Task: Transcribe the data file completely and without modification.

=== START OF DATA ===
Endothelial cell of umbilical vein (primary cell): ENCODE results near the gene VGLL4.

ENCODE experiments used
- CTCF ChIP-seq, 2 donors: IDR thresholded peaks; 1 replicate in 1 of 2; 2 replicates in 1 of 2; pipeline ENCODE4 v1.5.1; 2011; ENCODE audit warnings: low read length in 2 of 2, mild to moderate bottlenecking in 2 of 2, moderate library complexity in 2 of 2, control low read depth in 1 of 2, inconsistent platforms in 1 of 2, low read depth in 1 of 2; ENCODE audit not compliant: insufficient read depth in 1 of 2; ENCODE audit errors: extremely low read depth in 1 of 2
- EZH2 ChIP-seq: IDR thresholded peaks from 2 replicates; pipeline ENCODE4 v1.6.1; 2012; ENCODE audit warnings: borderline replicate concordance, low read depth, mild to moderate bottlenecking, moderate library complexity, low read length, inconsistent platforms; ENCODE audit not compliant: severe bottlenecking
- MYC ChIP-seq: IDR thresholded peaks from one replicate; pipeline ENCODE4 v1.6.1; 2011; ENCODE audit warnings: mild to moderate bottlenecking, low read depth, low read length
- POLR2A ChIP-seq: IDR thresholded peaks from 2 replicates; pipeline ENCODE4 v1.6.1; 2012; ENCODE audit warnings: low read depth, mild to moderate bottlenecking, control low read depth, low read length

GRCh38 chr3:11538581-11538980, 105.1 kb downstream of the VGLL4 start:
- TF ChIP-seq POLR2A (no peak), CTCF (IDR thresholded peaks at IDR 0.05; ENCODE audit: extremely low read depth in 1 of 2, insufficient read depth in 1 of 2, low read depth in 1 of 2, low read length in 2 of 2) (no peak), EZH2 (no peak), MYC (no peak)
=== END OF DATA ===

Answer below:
Endothelial cell of umbilical vein (primary cell): ENCODE results near the gene VGLL4.

ENCODE experiments used
- CTCF ChIP-seq, 2 donors: IDR thresholded peaks; 1 replicate in 1 of 2; 2 replicates in 1 of 2; pipeline ENCODE4 v1.5.1; 2011; ENCODE audit warnings: low read length in 2 of 2, mild to moderate bottlenecking in 2 of 2, moderate library complexity in 2 of 2, control low read depth in 1 of 2, inconsistent platforms in 1 of 2, low read depth in 1 of 2; ENCODE audit not compliant: insufficient read depth in 1 of 2; ENCODE audit errors: extremely low read depth in 1 of 2
- EZH2 ChIP-seq: IDR thresholded peaks from 2 replicates; pipeline ENCODE4 v1.6.1; 2012; ENCODE audit warnings: borderline replicate concordance, low read depth, mild to moderate bottlenecking, moderate library complexity, low read length, inconsistent platforms; ENCODE audit not compliant: severe bottlenecking
- MYC ChIP-seq: IDR thresholded peaks from one replicate; pipeline ENCODE4 v1.6.1; 2011; ENCODE audit warnings: mild to moderate bottlenecking, low read depth, low read length
- POLR2A ChIP-seq: IDR thresholded peaks from 2 replicates; pipeline ENCODE4 v1.6.1; 2012; ENCODE audit warnings: low read depth, mild to moderate bottlenecking, control low read depth, low read length

GRCh38 chr3:11538581-11538980, 105.1 kb downstream of the VGLL4 start:
- TF ChIP-seq POLR2A (no peak), CTCF (IDR thresholded peaks at IDR 0.05; ENCODE audit: extremely low read depth in 1 of 2, insufficient read depth in 1 of 2, low read depth in 1 of 2, low read length in 2 of 2) (no peak), EZH2 (no peak), MYC (no peak)